Last week we set up our outdoor craft table and pulled together everything we needed to make egg paint. This was the first time I have tried this. I read several different sets of instructions, and ended up deciding not to get too fussy with the details. The timing was perfect, because we are due for a new set of pastels.
Egg paint is a combination of ground chalk pastels, egg yolk, and water. So the supply list is short: pastels, eggs, water, something to grind the pastels in such as a bowl and smooth stone or a mortar and pestle, mini muffin tins or some other vessel to hold your paints, and of course paper and paintbrushes.
Step one is to start grinding your pastels. Grind one color at a time, transfering the powder to the vessels you are using and cleaning your grinding tools between colors.
This is what your powder should look like.
Next, start separating eggs. The amount you need will depend on how much paint you are making. I think we used about eight eggs.
We beat each egg yolk individually, adding a teaspoon or two of water to each yolk to thin it a bit. You could beat them all together, adding more water all at once, but my kids all wanted a turn, so we did one at a time.
You add some of the yolk water mixture to each cup of ground pastel, stirring it up to mix. This is not an exact science (or at least it wasn’t for us). We just filled each muffin tin about halfway, maybe a little less or a little more depending on how much chalk we were mixing it with.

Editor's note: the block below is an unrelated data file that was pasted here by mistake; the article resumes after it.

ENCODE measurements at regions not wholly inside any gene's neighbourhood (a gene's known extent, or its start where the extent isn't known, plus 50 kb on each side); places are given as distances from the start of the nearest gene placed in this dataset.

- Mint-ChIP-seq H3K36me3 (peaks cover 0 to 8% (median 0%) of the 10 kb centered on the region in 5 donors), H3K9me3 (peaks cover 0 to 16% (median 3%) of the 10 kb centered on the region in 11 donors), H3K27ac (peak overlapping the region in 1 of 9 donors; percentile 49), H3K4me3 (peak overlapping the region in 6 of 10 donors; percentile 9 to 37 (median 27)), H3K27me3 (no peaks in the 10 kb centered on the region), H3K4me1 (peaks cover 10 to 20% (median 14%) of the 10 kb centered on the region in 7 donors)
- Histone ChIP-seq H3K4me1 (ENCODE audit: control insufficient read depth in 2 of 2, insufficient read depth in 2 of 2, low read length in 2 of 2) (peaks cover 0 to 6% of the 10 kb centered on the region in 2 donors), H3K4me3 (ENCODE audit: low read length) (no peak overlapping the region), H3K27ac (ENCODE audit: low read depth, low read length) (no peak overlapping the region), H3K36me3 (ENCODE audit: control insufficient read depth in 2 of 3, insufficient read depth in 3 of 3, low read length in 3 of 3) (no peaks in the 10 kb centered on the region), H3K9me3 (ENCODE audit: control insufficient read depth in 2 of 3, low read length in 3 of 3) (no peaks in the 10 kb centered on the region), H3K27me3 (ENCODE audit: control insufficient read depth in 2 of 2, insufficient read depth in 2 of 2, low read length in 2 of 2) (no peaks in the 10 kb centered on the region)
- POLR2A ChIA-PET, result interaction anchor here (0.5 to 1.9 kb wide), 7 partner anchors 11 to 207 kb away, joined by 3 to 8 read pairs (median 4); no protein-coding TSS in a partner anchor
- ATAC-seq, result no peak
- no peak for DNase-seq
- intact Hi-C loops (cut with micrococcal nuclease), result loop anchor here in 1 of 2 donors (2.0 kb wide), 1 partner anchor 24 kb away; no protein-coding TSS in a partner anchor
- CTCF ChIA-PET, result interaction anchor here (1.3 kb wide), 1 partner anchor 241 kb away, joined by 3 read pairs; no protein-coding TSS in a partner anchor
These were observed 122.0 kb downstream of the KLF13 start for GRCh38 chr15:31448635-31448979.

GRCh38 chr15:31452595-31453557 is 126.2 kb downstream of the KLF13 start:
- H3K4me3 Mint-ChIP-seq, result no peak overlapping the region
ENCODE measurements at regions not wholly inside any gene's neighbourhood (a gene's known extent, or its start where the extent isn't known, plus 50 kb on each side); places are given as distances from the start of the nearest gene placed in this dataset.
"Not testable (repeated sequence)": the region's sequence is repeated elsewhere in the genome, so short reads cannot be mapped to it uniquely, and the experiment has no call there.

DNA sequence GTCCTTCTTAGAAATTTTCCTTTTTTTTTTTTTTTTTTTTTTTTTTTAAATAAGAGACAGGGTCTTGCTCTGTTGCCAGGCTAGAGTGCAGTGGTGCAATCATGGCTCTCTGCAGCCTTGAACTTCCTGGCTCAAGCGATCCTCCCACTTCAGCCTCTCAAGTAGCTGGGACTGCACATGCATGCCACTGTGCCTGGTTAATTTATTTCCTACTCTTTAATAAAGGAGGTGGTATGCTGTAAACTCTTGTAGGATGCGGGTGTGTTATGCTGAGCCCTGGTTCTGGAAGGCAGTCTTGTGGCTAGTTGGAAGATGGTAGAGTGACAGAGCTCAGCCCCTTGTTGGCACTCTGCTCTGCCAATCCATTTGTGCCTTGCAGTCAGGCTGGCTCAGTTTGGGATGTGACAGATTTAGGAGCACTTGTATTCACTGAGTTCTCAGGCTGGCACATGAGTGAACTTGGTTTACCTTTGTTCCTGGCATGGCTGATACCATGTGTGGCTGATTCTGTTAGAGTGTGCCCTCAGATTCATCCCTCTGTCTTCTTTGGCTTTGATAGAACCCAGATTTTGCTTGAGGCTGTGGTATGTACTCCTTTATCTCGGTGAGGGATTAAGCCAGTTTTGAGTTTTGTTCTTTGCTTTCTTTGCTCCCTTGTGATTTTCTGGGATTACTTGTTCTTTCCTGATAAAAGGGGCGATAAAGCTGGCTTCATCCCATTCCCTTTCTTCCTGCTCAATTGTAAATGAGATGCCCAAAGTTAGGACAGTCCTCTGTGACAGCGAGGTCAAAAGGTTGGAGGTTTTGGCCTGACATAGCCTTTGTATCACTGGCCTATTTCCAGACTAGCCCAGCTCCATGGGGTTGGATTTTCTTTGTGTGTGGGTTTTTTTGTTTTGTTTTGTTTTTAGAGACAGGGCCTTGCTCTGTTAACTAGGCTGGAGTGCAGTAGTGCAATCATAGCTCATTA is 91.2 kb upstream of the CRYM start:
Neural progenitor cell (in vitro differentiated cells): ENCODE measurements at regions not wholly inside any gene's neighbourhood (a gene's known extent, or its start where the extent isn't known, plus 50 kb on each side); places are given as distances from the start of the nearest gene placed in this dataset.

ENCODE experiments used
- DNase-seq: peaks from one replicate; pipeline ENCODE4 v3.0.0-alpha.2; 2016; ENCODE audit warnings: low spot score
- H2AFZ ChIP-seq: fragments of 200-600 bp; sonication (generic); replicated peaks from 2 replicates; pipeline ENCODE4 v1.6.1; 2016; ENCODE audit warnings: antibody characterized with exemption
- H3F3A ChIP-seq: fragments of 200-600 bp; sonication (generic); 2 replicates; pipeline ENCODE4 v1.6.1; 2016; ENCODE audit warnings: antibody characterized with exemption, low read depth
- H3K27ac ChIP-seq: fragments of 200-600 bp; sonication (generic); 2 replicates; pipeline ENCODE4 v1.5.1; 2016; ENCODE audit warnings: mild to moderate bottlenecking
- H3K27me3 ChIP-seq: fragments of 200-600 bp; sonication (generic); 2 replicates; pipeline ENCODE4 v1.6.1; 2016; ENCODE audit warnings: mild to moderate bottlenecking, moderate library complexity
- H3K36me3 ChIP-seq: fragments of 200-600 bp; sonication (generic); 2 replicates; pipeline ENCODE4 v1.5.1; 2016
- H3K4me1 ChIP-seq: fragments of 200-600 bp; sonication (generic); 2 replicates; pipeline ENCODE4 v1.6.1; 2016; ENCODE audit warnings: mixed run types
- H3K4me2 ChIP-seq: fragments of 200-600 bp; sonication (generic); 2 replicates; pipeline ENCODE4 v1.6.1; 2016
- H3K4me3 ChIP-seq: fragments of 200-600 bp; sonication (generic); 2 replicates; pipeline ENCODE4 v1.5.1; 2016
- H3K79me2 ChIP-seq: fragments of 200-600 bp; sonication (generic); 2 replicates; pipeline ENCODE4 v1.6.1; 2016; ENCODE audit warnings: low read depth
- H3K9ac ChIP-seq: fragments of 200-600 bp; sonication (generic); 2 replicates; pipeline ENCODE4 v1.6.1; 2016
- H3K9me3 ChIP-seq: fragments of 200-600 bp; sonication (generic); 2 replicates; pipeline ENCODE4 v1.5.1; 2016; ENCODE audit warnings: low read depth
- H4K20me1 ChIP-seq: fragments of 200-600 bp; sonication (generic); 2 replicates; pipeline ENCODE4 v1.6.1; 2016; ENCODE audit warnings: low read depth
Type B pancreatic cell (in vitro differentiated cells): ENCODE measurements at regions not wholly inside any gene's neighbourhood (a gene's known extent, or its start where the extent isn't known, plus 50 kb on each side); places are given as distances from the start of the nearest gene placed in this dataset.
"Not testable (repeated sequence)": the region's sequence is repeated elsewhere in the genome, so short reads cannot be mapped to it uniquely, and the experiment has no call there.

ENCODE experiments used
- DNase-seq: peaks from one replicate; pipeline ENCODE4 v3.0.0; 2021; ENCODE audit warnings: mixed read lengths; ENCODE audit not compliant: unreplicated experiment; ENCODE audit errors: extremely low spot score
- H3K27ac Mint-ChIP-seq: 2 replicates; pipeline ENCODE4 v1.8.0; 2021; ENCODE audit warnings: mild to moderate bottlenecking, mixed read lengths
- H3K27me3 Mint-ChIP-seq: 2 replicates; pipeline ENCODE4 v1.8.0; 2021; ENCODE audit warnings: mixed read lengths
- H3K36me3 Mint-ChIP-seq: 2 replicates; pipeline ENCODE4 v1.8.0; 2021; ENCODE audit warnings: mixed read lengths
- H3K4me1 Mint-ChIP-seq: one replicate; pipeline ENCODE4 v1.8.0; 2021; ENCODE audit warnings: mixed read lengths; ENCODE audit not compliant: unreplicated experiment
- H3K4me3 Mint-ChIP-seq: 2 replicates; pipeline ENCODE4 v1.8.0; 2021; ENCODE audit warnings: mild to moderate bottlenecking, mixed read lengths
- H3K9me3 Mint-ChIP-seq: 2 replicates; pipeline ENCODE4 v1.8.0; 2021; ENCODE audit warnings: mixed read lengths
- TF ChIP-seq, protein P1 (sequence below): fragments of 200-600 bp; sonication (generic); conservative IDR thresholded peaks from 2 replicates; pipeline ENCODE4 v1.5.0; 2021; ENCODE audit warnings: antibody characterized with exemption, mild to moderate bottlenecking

My kids definitely enjoyed making this paint just as much as they did painting with it, if not more.
But they did have a good time painting. They painted lots of scary morbid stuff.
Tornado complete with whirling bodies and fallen trees. Notice that Seth rated this tornado an F2.
Gabriel painted a tornado as well. Seth helped him by adding the rating (F5-my goodness!) and the wind speed (300 mph). If you want to look it up, you’ll see that Seth was right that a tornado with 300 mph winds is rated an F5. He knows a lot of crazy stuff like that.
We left this paint out all day and came back periodically to play with the colors.